I have a confession to make. I am a huge fan of Stephen Few. You won't see me write huge fanâ€ very often. If you don't subscribe to his feeds, I'd recommend it. There is a tremendous correlation between what we strive to achieve in data visualisation and what Stephen considers most relevant. I recently came across a post of his dating back to January 2010 where he lists what he believes are key considerations when choosing your BI vendor.
- Does the vendor have deep expertise in the domains that its products support? Does it exhibit this expertise, not only in its products, but in its communications as well, including marketing materials and sales presentations?
- Does the vendor invest in the development of features and functions in its products that actually work and are actually needed by more than a few users?
- Does the vendor exhibit a commitment to designing products to be as easy as possible to use?
- Does the vendor develop products that nudge users in beneficial directions (that is, in directions that actually produce results that effectively serve their needs)?
- Has the vendor defined its potential users clearly enough and gotten to know them well enough to develop the product in relevant ways?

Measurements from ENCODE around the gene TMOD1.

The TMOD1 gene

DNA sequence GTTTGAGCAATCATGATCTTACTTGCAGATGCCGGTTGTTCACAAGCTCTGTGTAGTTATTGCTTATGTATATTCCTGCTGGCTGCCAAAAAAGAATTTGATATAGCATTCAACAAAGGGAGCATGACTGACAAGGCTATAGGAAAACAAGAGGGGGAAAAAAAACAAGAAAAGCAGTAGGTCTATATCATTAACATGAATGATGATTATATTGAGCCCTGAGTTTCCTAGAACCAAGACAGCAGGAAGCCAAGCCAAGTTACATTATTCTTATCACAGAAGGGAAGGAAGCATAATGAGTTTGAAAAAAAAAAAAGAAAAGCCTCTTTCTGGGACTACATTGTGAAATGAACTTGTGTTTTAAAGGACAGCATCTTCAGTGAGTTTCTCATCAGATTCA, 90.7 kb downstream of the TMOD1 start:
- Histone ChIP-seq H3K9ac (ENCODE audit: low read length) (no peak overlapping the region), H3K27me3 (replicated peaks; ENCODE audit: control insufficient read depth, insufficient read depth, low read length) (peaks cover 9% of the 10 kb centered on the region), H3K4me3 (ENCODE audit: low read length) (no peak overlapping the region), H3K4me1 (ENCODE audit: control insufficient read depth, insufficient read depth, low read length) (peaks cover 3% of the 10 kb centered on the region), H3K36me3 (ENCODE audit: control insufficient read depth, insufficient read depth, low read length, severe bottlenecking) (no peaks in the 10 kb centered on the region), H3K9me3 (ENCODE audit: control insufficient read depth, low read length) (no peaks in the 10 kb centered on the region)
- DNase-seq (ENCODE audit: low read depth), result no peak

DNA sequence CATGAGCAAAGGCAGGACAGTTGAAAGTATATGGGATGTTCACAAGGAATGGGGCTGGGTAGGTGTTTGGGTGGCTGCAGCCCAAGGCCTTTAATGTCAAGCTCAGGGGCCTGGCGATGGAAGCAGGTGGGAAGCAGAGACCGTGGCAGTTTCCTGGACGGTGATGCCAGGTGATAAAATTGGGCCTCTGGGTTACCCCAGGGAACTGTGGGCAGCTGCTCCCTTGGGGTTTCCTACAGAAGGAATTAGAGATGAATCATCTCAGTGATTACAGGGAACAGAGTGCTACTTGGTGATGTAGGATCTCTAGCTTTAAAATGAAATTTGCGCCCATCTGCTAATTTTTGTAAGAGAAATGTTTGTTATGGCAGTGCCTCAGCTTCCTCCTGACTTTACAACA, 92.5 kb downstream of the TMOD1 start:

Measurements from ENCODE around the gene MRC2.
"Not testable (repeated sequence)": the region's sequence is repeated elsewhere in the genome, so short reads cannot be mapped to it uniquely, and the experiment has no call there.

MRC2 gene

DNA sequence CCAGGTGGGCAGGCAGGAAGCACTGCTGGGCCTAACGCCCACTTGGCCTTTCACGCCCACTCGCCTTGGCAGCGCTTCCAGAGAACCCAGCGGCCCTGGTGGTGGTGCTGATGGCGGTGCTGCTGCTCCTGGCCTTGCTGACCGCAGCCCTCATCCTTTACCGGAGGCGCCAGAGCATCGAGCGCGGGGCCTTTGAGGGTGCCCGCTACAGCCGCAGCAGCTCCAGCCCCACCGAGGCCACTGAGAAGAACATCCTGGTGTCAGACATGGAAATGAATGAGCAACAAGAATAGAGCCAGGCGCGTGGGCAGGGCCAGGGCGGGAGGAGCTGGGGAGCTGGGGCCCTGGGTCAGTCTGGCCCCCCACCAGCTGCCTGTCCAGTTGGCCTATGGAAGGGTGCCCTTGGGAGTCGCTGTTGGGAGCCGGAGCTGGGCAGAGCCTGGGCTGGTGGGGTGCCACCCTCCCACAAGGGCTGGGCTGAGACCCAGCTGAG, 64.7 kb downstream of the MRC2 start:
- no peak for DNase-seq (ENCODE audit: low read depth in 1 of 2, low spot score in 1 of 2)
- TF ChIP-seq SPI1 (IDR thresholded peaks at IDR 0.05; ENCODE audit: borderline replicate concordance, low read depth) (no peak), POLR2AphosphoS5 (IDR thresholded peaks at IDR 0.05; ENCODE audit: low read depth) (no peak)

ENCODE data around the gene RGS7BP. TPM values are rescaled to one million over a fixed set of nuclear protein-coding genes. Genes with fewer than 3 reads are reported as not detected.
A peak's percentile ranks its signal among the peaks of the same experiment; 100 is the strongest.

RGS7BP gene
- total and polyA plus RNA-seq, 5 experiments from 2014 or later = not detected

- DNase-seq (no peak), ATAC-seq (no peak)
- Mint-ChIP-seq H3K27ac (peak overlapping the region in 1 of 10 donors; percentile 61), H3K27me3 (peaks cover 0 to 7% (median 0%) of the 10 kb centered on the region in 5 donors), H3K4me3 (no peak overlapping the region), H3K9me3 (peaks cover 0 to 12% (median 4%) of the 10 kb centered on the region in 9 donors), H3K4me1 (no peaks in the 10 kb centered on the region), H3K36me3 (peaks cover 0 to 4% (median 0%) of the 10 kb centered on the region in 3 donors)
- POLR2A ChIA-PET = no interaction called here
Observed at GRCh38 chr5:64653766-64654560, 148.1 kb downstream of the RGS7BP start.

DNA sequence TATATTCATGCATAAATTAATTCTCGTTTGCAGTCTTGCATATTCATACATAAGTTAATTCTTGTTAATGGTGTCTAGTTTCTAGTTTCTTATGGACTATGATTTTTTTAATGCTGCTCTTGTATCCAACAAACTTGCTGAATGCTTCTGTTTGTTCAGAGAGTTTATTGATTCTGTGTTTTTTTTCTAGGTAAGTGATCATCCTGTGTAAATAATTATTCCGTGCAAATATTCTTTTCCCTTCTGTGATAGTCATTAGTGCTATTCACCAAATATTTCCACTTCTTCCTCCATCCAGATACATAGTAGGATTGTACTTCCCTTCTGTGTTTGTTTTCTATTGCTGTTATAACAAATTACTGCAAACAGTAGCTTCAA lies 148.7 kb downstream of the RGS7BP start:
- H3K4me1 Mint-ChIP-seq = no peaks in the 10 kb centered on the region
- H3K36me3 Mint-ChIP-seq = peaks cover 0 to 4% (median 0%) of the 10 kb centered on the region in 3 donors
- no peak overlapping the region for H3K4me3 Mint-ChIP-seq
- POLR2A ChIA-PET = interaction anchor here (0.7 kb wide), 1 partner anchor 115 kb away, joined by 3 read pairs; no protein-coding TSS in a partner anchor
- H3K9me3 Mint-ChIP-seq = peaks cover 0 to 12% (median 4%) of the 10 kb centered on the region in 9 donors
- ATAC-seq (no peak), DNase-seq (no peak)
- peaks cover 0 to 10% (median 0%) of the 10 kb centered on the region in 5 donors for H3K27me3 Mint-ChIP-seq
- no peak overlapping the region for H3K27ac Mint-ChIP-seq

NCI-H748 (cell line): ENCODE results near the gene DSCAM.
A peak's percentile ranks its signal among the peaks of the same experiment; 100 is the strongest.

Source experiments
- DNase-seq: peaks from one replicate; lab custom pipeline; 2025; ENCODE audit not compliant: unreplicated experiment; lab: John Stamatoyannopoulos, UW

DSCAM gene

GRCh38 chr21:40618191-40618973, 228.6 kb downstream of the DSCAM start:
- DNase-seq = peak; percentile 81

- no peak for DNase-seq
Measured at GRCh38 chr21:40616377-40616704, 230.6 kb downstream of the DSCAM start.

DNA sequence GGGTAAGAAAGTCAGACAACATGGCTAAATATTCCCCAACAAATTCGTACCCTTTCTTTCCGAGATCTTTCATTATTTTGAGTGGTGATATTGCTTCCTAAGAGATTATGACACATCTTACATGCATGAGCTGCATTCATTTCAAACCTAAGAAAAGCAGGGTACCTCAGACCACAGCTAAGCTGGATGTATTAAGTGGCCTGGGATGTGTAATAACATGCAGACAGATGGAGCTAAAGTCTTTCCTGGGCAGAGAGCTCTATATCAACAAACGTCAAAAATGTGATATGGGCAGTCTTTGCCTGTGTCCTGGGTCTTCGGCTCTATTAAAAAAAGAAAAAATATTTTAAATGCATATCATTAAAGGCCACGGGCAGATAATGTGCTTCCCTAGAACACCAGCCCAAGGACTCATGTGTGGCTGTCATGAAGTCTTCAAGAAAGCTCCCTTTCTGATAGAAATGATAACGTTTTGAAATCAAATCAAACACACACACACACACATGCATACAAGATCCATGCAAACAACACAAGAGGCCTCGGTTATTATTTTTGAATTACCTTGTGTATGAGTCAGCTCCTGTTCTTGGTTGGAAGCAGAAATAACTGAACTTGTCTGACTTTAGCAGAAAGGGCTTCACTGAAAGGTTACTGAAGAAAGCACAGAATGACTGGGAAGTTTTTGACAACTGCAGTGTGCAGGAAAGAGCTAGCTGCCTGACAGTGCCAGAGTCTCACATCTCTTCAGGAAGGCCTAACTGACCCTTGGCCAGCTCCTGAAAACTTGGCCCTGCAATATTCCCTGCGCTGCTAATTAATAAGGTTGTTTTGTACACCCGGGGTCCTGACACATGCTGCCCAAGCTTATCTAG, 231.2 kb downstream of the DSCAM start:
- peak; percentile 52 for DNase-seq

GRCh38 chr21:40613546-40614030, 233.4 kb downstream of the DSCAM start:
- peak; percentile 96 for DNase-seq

- Does the vendor refrain from making marketing claims that are false or otherwise misleading?
- Does the vendor know how to tell the story of what its product does, how it works, and why it's good? If it doesn't, this is a sign that it doesn't have a clear story to direct its efforts into a coherent product.
- Does the vendor make it easy for potential buyers to evaluate its products?
- Does the vendor help its users develop the conceptual skills (not just skills in using the software) that are necessary to use its products productively? For example, if it produces data analysis software, does it offer instruction in the principles and practices of analysis?
- Does the vendor take the time to develop user documentation that is really helpful, with clear explanations and meaningful examples?
- Does the vendor's support mechanism (phone support, etc.) demonstrate that it genuinely wants to solve your problems rather than only provide the minimum support that customers will find tolerable?â€
Its not provided as a comprehensive list but a generic set of considerations. As I often find myself saying when Stephen heads off on a rant or exposition, I couldn't agree more.